We may not like our new normal, that of being under lock down, but right now it’s a necessity. I don’t know about anyone else, but I find that seeing something beautiful brings a smile to my face, hearing/seeing something funny makes me laugh and reading of a good deed fills my soul. I need all these feelings to get through the next few weeks or months.
So, I’m urging all bloggers to post beauty, funny stories or jokes or feel good adventures. Taking my own advice, I’m posting floral shots of a trip to Ironstone Vineyards in April, 2017.
Coffee was calling! So on the way to Big Trees State Park, we stopped in the small resort town of Murphys. This town was our lunch stop when we were shooting the Concours d’Elegance at Ironstone Vineyards. You can see that post here. Well, we got more than just coffee!
After our visit to the State Park, we stopped near a bridge to capture the scenery.
Last, we made a stop at Ironstone Vineyards just as they were closing. Jean had never been there. Fortunately, we had just enough time to see the grounds and shoot some flowers.
Flowers, flowers and more flowers! I’ve been shooting a lot of them lately, trying out a lens. I like being able to do close ups without a macro. You might be shooting a landscape, see a nice flower, want to shoot it, but didn’t bring your macro lens. So I’ve been practicing with a lens I might keep. It’s an 18 – 200mm Nikon lens.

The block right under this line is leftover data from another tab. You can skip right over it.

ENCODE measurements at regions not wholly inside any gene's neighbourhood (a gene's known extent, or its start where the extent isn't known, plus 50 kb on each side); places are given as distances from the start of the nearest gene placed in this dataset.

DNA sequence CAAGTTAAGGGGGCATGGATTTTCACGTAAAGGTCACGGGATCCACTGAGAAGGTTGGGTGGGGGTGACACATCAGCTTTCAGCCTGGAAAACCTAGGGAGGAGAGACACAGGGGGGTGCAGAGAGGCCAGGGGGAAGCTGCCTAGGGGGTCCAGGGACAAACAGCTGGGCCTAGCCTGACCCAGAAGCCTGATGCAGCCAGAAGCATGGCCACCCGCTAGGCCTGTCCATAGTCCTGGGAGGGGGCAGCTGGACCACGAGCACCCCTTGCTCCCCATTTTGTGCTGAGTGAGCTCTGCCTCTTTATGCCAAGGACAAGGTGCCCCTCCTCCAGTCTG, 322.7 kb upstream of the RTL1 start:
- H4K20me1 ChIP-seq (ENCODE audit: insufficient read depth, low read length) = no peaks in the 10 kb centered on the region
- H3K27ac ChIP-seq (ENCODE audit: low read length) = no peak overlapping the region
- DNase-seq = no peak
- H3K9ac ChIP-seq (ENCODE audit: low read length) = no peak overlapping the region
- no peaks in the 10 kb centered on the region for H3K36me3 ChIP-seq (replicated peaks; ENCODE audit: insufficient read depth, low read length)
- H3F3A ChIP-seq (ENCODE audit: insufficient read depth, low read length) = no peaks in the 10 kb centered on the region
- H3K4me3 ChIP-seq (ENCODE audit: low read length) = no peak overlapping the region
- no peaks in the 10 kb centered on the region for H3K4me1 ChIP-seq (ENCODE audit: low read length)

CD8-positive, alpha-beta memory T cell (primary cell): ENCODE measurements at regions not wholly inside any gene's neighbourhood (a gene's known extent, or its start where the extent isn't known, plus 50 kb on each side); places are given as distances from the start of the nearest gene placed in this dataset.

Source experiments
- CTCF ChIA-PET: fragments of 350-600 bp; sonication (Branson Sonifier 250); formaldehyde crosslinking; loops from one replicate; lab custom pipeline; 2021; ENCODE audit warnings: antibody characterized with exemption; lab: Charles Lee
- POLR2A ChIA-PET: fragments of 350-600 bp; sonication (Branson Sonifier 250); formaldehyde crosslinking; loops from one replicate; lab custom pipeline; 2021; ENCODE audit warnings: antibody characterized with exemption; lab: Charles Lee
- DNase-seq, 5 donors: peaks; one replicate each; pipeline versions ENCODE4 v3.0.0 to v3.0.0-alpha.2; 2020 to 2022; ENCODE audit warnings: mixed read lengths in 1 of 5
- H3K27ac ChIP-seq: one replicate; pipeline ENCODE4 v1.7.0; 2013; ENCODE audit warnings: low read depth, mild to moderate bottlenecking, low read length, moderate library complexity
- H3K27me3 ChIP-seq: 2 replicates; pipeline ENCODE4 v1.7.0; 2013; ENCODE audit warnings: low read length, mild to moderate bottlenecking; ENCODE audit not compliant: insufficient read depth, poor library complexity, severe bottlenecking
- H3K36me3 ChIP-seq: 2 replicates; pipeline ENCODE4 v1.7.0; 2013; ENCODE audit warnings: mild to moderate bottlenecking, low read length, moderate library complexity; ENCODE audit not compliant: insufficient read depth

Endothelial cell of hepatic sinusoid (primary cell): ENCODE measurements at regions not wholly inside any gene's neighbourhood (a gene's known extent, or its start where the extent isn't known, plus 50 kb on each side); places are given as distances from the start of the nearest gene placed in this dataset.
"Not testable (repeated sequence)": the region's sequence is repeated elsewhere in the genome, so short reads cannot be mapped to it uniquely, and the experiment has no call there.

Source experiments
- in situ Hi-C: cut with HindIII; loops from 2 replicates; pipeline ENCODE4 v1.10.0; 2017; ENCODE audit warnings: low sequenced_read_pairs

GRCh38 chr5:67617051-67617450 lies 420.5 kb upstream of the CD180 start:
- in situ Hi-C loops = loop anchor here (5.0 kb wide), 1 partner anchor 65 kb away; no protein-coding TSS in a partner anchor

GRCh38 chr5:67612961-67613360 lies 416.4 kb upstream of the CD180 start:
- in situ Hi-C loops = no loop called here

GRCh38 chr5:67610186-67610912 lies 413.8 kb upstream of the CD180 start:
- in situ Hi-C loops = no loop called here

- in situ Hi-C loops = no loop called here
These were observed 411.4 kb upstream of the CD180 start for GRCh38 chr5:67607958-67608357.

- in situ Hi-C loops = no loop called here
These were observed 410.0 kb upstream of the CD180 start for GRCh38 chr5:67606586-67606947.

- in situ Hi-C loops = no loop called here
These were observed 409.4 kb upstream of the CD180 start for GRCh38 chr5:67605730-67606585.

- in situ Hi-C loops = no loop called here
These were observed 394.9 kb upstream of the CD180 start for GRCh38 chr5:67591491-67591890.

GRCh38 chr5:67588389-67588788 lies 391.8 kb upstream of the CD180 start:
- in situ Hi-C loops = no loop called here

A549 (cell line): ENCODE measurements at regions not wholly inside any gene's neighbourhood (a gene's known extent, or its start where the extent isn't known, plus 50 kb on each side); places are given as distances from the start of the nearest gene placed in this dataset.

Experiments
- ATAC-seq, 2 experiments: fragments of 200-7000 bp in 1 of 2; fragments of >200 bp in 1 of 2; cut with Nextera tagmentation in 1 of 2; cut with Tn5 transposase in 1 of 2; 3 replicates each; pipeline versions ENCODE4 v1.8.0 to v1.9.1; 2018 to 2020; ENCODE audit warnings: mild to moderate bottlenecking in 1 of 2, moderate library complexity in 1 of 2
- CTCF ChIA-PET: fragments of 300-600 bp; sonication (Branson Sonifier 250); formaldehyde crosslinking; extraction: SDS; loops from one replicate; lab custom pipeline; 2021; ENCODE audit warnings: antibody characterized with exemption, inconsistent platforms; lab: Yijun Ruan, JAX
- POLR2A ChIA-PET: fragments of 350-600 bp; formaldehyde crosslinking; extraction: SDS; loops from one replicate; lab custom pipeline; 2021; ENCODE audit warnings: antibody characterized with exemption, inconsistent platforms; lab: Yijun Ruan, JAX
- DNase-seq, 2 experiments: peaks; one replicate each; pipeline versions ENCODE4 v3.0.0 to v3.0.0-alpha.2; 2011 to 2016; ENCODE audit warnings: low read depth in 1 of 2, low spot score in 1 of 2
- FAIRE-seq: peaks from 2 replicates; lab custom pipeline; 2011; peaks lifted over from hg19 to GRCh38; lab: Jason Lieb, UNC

Being a person who has difficulty making up her mind, I’ve practiced and practiced with it. I’ve pretty much made up my mind to keep it, but….
Nothing can make you smile like a sunflower! When you see a whole field of yellow and orange looking at you, you just get a great feeling. This year I had the opportunity of visiting Woodland twice and photographed two sunflower fields and Metzger’s Zinnia Patch.
When we visit the sunflower fields, we are careful not to disturb the plants and shoot from around the patch. As photographers, we are happy we’re allowed to take pictures. Cooperation goes a long way!
Bee colonies are kept near the fields to help polinate. I can assure you they are busy bees! Here are some “sunnies.”
Now for the zinnias. What is special about this patch of zinnias is that the Metzger family allows people to pick the flowers and encourages them to share with others who can’t get out. You’ll see moms and their kids having fun choosing their favorites.
I remember my Mom was excited to reach her 65th birthday because she thought she’d not make it. I don’t know why, but when that day came, I made her a nice party. She lived to make it to her 87th birthday. So here I am doing this post on my 76th birthday.